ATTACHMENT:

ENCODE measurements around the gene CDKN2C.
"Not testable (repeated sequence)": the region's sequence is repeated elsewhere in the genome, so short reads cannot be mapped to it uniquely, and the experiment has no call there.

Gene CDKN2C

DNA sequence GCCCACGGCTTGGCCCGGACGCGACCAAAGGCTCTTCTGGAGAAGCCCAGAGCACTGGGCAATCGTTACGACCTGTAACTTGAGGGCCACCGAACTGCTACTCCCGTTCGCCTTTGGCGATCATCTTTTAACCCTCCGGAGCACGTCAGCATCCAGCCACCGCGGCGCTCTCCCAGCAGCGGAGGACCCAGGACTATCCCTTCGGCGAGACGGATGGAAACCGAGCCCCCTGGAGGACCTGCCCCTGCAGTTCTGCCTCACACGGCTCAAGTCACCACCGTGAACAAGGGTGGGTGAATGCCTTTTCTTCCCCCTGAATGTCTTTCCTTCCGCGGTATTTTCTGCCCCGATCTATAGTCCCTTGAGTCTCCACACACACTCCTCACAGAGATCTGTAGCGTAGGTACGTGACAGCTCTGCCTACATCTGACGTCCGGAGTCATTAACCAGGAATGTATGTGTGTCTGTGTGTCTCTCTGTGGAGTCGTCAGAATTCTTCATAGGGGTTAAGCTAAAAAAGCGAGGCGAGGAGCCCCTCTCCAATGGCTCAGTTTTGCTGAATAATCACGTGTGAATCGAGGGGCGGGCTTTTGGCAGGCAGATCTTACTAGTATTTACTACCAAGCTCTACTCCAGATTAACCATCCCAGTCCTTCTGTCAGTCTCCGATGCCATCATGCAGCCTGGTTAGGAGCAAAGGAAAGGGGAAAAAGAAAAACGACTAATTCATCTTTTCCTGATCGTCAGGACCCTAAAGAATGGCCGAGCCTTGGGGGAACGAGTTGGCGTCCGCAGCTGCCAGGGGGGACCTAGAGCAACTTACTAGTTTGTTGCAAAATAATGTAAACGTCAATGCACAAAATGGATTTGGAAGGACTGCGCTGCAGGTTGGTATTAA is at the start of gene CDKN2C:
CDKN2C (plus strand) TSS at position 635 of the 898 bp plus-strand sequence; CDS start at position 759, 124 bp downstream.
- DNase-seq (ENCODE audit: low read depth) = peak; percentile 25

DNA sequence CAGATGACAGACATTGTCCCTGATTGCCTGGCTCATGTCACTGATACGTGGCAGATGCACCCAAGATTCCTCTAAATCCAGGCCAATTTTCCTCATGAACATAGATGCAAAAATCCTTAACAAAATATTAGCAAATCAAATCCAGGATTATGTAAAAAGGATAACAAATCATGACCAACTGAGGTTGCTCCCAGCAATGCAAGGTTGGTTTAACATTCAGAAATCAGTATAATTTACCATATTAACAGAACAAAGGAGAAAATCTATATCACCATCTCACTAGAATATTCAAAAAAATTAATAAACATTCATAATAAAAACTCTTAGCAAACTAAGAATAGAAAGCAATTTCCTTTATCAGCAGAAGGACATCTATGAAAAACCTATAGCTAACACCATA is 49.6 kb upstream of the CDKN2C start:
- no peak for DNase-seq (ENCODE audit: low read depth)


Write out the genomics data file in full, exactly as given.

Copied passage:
ENCODE measurements around the gene CDKN2C.
"Not testable (repeated sequence)": the region's sequence is repeated elsewhere in the genome, so short reads cannot be mapped to it uniquely, and the experiment has no call there.

Gene CDKN2C

DNA sequence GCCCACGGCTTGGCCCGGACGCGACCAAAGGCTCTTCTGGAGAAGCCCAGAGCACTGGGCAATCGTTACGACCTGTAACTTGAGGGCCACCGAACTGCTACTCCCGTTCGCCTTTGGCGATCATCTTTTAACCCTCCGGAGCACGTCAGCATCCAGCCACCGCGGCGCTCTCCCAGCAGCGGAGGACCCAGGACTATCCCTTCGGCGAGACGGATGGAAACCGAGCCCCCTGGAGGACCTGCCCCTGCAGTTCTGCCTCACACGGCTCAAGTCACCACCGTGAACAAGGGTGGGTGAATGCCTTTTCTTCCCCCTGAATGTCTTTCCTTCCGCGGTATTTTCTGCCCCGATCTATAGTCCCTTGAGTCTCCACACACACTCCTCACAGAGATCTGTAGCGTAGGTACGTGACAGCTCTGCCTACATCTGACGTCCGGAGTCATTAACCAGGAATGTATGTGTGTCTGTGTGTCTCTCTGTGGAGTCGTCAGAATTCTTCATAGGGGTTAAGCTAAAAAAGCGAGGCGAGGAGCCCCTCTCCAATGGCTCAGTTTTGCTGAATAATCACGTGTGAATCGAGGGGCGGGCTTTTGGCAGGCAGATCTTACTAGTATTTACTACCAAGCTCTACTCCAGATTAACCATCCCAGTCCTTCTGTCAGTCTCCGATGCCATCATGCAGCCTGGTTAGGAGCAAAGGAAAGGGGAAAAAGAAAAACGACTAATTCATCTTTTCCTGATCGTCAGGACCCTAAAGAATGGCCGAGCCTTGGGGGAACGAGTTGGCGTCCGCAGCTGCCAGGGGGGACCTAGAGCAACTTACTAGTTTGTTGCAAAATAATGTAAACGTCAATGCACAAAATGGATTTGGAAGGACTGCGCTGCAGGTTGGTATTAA is at the start of gene CDKN2C:
CDKN2C (plus strand) TSS at position 635 of the 898 bp plus-strand sequence; CDS start at position 759, 124 bp downstream.
- DNase-seq (ENCODE audit: low read depth) = peak; percentile 25

DNA sequence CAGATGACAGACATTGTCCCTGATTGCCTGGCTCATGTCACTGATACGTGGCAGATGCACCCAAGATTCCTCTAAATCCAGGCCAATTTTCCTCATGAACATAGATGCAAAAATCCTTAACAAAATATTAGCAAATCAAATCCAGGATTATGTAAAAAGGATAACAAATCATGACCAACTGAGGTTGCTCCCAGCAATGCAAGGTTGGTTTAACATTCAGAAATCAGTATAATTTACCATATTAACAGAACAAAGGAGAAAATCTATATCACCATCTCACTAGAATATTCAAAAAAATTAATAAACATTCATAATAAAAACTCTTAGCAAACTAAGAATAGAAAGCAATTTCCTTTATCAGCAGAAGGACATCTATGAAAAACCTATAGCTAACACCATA is 49.6 kb upstream of the CDKN2C start:
- no peak for DNase-seq (ENCODE audit: low read depth)